The Carnivorous Plant FAQ v. 11.5
- courtesy of -
The International Carnivorous Plant Society

Q: What carnivorous plants are covered by CITES?

A: CITES periodically reviews the status of the plants and animals in its Appendices, so if you are planning on any importations you should find out the most recent information on importations.

The information I have below is accurate as of January 2007, but in time may become dated. If you are interested in more timely information, you should look around the internet. If you plan to ship plants covered by them, it is your responsibility to find out what is legal and what is not.

Important web links that you should know about, or that I mention below are as follows
CITES main site
Convention Text (i.e. the rules)
Appendices I, II, III
Appendices Interpretation
Congress of Parties 11 Conf. 11.11, Revised at CoP13
CITES National contacts for each country

Carnivorous plants covered by CITES

Nepenthes maxima
Nepenthes maxima

Sarracenia alabamensis subsp.
Sarracenia alabamensis
subsp. alabamensis

Sarracenia jonesii
Sarracenia jonesii

Sarracenia oreophila
Sarracenia oreophila

Dionaea muscipula
Dionaea muscipula

Nepenthes ampullaria
Nepenthes ampullaria

Sarracenia purpurea
Sarracenia purpurea

There are three important Appendices for CITES, Appendix I, Appendix II, Appendix III. Plants in Appendix I are deemed the most threatened by trade. If you are engaged in international trade of any of these plants you should be concerned with CITES rulings, as you are required to obtain permits. Unfortunately for you, I have never shipped CITES plants internationally, so I do not know about the mechanics of actually obtaining permits. You should start by contacting the CITES Management Authorities for the countries involved to obtain your CITES documentation.

If you are shipping plants into one of the 27 European Union member States you will need an import permit for both Appendix I and Appendix II species. Many non-European Union countries don't require import permits for Appendix II species.

The only carnivorous plants that are protected in Appendix I are:


S. jonesii (=S. rubra subsp. jonesii)
S. alabamensis subsp. alabamensis (=S. rubra subsp. alabamensis
S. oreophila


N. rajah
N. khasiana

The carnivorous plants on Appendix II are:

Dionaea muscipula
All Nepenthes not in Appendix I
All Sarracenia not in Appendix I

The exact compositions of these lists are a little strange. For example, why Nepenthes khasiana listed on Appendix I, I just don't know. I think this is a historical artifact from the origins of CITES. Meanwhile, there are plenty of Nepenthes that I think should be listed on Appendix I instead; namely those on the ICPS Imperiled Carnivorous Plant Species List. Whiney carnivorous plant growers that would like to be productive should work with the IUCN to get these lists updated. If whiney carnivorous plant growers just want to whine, they shouldn't do anything to help. Just whine.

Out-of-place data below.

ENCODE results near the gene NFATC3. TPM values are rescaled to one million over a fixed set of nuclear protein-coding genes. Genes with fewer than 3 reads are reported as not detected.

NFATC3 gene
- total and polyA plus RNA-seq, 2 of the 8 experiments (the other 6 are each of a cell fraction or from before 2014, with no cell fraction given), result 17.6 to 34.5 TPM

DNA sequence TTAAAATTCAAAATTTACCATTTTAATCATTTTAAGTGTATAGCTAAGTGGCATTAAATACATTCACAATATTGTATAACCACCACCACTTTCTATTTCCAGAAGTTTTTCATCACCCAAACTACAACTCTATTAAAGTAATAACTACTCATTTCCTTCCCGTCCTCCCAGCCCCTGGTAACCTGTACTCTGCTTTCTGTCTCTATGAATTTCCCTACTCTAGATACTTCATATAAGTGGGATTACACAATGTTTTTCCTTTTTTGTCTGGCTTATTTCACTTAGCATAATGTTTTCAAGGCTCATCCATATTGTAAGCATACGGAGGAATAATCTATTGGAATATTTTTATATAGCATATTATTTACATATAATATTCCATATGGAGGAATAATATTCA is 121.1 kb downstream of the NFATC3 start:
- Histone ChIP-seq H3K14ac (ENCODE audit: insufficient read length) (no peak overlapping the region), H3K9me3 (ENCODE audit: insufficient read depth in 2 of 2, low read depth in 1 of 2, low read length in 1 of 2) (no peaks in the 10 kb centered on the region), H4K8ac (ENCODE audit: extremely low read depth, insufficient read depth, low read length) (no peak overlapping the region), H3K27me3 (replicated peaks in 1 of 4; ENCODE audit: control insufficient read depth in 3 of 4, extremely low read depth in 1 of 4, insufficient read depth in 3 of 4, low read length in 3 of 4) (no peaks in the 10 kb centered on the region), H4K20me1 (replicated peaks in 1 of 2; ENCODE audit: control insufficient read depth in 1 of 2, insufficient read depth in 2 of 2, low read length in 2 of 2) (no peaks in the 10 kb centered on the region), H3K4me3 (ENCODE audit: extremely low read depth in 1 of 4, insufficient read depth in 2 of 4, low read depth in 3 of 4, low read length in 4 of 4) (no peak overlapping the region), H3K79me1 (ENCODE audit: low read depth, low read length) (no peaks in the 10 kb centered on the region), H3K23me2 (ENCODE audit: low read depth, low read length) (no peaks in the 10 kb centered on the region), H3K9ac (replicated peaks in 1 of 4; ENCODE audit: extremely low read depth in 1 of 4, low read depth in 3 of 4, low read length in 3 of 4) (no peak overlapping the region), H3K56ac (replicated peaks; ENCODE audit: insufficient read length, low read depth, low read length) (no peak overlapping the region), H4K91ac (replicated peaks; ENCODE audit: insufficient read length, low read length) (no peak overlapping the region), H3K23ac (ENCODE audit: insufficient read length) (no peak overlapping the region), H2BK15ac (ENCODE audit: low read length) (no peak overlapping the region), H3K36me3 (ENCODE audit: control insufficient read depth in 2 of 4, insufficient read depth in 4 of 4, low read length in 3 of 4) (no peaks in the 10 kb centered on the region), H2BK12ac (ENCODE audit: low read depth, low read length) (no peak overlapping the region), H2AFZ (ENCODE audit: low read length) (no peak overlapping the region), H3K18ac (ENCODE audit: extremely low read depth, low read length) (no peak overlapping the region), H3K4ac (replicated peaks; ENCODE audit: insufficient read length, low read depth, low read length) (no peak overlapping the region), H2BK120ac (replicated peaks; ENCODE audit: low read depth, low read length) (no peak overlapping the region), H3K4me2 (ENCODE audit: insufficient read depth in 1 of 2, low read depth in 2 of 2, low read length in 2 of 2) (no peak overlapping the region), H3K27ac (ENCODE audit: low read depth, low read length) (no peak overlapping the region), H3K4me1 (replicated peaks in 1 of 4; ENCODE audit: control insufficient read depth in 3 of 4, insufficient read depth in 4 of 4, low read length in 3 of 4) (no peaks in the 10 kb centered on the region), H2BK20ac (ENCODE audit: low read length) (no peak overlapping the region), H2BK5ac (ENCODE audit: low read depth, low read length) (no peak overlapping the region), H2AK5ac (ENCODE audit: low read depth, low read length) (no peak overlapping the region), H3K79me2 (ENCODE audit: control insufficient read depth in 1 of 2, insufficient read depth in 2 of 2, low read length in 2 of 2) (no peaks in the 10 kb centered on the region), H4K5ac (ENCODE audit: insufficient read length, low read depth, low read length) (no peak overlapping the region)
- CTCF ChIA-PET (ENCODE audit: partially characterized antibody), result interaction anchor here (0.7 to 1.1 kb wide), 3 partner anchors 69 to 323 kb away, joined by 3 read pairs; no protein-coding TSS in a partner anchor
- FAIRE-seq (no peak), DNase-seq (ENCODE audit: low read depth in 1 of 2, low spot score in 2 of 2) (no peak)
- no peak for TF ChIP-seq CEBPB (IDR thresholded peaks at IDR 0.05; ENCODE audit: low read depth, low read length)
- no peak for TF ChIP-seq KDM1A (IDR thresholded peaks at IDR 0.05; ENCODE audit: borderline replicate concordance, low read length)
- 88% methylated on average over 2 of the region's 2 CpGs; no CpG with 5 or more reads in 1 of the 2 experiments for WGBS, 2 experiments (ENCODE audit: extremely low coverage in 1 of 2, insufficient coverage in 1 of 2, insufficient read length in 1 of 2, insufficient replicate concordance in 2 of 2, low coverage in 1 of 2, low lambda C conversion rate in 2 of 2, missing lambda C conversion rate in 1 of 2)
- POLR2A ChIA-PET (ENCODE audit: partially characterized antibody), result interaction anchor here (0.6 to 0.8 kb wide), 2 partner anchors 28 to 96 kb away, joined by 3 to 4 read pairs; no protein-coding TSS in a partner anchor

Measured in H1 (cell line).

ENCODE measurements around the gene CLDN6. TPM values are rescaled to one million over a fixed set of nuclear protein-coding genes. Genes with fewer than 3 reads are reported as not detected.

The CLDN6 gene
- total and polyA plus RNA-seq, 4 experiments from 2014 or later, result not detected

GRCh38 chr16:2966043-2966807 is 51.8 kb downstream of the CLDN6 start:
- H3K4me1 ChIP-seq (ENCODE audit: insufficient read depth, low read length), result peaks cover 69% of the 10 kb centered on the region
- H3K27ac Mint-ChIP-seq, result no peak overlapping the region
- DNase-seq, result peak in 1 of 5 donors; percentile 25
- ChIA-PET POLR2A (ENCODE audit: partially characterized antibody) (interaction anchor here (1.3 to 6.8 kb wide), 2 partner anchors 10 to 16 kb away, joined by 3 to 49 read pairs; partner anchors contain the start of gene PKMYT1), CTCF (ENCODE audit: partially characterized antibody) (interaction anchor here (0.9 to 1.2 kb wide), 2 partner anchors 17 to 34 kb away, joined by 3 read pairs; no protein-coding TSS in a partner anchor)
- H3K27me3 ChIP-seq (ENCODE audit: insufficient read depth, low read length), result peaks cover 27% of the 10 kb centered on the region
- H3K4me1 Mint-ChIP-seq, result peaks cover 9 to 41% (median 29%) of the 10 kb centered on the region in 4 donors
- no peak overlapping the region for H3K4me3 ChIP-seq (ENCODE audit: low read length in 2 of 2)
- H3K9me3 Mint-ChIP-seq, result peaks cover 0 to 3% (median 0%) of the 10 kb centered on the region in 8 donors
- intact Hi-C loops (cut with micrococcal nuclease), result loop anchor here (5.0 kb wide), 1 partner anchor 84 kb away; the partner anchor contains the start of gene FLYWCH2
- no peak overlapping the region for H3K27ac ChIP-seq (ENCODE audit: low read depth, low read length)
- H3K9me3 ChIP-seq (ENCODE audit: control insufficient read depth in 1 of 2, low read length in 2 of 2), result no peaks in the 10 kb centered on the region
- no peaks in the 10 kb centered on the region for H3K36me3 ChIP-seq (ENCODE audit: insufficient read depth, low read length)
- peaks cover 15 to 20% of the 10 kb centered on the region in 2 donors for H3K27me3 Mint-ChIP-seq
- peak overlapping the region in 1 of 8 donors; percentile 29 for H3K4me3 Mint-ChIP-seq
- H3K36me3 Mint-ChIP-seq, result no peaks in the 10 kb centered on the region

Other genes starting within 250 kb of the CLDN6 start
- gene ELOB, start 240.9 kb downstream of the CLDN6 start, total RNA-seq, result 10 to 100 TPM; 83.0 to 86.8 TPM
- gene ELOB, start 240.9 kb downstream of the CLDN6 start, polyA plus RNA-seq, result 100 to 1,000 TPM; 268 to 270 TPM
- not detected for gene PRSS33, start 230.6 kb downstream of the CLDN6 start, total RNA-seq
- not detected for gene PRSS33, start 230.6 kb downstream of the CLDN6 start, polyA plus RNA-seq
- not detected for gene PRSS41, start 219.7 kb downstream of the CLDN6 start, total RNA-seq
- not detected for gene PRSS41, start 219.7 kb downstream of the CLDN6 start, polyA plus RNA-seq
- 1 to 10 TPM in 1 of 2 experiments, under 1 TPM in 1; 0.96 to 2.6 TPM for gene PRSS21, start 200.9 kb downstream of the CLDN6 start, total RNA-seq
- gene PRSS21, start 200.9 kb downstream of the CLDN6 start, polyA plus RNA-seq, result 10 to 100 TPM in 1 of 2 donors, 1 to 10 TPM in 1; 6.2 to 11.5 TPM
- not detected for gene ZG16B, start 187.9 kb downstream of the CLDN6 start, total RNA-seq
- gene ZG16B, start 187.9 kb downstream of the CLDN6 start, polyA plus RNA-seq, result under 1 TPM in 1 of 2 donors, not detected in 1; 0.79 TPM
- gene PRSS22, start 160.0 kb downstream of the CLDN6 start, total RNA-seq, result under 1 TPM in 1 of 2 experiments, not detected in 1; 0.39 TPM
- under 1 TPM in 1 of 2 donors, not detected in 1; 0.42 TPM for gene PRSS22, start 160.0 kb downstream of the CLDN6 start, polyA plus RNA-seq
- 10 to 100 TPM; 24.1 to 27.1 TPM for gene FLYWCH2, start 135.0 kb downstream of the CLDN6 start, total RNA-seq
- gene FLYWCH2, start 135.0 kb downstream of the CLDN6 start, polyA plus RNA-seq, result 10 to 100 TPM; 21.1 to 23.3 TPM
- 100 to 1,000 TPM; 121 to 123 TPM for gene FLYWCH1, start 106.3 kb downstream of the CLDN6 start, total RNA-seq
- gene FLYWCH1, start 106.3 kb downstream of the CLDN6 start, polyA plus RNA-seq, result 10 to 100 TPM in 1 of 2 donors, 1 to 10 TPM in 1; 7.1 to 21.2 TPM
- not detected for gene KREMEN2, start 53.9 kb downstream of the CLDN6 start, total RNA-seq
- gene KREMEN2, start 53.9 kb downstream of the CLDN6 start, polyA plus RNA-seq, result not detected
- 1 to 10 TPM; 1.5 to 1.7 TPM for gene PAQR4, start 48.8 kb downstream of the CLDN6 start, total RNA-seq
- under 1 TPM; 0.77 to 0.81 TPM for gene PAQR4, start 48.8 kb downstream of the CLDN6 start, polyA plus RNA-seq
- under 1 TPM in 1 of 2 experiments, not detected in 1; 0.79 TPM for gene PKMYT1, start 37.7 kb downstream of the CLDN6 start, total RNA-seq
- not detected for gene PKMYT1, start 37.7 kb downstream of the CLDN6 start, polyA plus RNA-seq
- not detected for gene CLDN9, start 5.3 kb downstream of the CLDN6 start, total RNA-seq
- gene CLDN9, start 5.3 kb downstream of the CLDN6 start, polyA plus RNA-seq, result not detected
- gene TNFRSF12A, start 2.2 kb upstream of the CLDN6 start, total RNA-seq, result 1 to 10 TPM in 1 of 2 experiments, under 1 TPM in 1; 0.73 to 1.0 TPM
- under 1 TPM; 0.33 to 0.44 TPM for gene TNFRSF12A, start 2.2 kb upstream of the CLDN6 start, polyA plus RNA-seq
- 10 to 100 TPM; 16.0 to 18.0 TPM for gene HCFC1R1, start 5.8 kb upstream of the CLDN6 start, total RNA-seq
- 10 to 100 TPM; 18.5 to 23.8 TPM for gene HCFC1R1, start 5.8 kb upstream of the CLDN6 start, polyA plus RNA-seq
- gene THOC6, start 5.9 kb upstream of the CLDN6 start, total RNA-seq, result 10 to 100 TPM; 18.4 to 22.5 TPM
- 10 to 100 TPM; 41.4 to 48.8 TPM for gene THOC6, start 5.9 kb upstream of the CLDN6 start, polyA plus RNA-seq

If you look at the Appendices themselves, you'll notice that all the carnivorous plants listed in Appendix II include the annotation "#1" after their names. The meaning of this is explained on the "Appendices Interpretation" web page. Specifically, Interpretation #7 notes:

In accordance with Article I, paragraph (b), sub-paragraph (iii), of the Convention, the symbol (#) followed by a number placed against the name of a species or higher taxon included in Appendix II or III designates parts or derivatives which are specified in relation thereto for the purposes of the Convention as follows:

#1 Designates all parts and derivatives, except:

  1. seeds, spores and pollen (including pollinia);
  2. seedling or tissue cultures obtained in vitro, in solid or liquid media, transported in sterile containers; and
  3. cut flowers of artificially propagated plants;

So it is not necessary to obtain CITES paperwork for those kinds of plant parts/derivatives for Appendix II species. Note that in order to be considered "seedling or tissue cultures obtained in vitro", the plants must still be in flasks or some other sort of in vitro container! Deflasked, or potted, or bare-root plants that you swear to the heavens were originally derived from in vitro propagation, do not count---you will require permits for these.

Incidentally, it is important to observe that the preceding exemptions are only for materials originally collected legally. If you collect seeds illegally, you are violating the definition of "artificially propagated" as adopted at the 11th Conference of the Parties, i.e.

b) i) established in accordance with the provisions of CITES and relevant national laws and in a manner not detrimental to the survival of the species in the wild; and

That applies even to in vitro plants, if they resulted from seeds originally collected illegally!

In earlier versions of the CITES Appendices, additional carnivorous plants were included that have since been delisted. Specifically, Darlingtonia californica, Cephalotus follicularis, and Byblis.

Page citations: CITES, 1992; von Arx, B. et al. 2001.

back forward


Revised: January 2007
©Barry Rice, 2005